The federal Competition Bureau has filed an appeal in Federal Court seeking to reverse the dismissal of its case against the Toronto Real Estate Board (TREB), which alleged the board was engaging in anti-competitive practices by limiting the kind of information its members can provide to clients.  

"We believe that the competition tribunal erred in dismissing our application and in not ruling on the facts of the case," John Pecman, interim competition commissioner, said in a news release Tuesday. "It is our view that TREB's anti-competitive behaviour continues to restrict potential homebuyers and sellers from taking advantage of a greater range of service and pricing options when making one of the most significant financial transactions of their lives."

The tribunal dismissed the bureau's case in April, saying its allegation that TREB was violating the Competition Act by abusing its dominant position to limit competition in the real estate market was not valid because as an incorporated trade association, TREB does not compete with its own members.

On Tuesday, the bureau said not allowing it to use the abuse of dominant position argument could open up a loophole that other trade organizations might use to limit competition.

"We are concerned that, if the tribunal's decision is left to stand, trade associations may be tempted to develop rules aimed at preventing or eliminating potential new forms of competition," Pecman said.

MLS a gold mine of information — but only for agents

TREB represents 31,000 realtors in the Greater Toronto Area and controls access to the Multiple Listings Service (MLS)system.

The MLS system contains all kinds of information that currently can't be accessed by ordinary house seekers, only brokers.

This information includes everything from previous listing and sale prices to historical prices for comparable properties to the amount of time a property has been on the market.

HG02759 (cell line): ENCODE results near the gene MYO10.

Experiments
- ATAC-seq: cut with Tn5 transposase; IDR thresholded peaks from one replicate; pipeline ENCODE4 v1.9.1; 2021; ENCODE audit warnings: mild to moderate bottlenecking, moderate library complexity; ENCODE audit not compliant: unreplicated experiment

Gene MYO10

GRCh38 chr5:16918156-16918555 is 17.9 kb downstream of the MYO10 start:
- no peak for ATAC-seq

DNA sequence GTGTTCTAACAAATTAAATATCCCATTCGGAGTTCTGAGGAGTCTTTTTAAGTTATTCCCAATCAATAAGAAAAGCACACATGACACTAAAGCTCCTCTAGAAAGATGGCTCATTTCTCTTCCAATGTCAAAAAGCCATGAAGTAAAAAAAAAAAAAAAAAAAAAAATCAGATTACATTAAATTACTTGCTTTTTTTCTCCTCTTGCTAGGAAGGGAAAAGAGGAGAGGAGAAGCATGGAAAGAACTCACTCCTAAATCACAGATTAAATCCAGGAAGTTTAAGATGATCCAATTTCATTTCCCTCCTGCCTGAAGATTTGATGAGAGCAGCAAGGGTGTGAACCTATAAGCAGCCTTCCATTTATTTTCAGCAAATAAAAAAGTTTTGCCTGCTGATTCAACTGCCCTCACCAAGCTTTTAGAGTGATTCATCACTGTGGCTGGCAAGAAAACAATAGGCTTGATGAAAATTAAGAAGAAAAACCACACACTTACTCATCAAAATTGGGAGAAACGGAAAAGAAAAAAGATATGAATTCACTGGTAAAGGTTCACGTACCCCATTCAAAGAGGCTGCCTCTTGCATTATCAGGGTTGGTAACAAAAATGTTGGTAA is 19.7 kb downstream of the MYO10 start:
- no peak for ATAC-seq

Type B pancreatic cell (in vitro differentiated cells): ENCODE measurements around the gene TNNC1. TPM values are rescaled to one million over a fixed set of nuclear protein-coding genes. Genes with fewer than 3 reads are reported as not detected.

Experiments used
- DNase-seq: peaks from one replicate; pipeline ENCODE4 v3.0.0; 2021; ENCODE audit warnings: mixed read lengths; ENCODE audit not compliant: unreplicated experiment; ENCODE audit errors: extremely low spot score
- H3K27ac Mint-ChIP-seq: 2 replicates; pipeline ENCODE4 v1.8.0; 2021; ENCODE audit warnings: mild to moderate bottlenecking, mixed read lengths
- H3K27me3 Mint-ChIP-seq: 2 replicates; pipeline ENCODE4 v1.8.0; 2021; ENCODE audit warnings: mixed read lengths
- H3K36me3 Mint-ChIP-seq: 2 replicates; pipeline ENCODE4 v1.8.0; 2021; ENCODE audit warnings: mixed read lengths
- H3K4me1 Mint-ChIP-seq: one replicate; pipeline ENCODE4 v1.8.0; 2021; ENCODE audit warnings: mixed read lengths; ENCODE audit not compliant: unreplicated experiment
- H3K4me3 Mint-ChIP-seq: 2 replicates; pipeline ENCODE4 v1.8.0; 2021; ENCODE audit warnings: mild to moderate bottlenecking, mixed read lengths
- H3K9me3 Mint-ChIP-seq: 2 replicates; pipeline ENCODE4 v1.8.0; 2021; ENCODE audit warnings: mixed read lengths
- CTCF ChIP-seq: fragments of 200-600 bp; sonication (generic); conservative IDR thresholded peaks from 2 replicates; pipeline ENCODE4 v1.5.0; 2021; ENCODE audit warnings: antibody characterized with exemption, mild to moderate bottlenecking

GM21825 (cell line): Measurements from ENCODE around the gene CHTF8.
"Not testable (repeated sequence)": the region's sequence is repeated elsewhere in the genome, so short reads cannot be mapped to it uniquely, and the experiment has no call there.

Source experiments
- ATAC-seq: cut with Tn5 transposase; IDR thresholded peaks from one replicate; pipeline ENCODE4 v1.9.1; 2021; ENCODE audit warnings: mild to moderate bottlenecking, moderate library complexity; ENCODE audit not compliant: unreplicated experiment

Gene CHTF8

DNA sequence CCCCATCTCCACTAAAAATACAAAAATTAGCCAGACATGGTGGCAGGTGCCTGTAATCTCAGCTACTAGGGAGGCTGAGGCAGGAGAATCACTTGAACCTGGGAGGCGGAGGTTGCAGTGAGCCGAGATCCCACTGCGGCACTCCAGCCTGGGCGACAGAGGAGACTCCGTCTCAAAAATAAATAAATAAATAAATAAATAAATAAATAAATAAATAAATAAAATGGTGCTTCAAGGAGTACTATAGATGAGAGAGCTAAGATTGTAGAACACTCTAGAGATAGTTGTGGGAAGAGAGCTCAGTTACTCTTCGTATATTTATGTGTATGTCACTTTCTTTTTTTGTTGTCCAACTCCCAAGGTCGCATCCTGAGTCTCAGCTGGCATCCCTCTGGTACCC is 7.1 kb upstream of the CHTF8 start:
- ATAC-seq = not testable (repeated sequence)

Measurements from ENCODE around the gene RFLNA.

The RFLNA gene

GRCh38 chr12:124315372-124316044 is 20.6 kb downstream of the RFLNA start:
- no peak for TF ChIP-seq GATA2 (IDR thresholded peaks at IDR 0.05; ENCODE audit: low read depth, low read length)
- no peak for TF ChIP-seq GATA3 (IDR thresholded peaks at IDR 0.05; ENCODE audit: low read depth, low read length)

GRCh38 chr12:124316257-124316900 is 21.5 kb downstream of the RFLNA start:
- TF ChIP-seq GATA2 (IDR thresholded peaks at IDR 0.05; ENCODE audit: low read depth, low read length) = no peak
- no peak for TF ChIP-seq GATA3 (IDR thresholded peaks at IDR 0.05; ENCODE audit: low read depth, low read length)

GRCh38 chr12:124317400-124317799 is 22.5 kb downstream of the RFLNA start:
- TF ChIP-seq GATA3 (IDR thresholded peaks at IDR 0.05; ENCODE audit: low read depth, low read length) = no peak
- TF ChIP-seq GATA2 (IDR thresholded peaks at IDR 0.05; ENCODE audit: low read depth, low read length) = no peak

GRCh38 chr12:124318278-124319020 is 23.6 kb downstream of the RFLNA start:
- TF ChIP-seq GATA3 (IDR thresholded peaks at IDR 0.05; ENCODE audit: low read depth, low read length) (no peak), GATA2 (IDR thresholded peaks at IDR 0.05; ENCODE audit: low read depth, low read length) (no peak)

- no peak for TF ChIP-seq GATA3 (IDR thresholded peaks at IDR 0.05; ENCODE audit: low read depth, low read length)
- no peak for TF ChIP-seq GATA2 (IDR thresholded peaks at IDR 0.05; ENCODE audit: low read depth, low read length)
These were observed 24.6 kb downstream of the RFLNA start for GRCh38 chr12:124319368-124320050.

It also sometimes contains demographic information on crime and traffic statistics, and even local hospitals and schools —  information agents sometimes provide to clients by fax or email.

The bureau had argued that agents should be allowed to provide some of this detailed market data to their clients in an easily accessible form  — such as on a password protected website.

Better-informed homebuyers better for all?

Allowing customers to search a full inventory of up-to-date listings before going to an open house or touring a home would enable them to be more selective and focused in their search and make the process of finding an appropriate property for a specific customer more efficient and less time-consuming for agents.

Prohibiting agents from making this information available stifles competition, which keeps prices higher, the bureau alleged when it launched its case against TREB in 2011.

TREB has always said it's a matter of protecting the private information of all parties involved in a real estate transaction. It argued that it is legally and morally obliged to safeguard the privacy of buyers and sellers and cannot more widely release the kind of information the bureau would like to be made more accessible.

The Competition Bureau is an agency that enforces the Competition Act and other laws that regulate business and marketing practices. The Competition Tribunal is a quasi-judicial body that rules on matters brought forward by the bureau.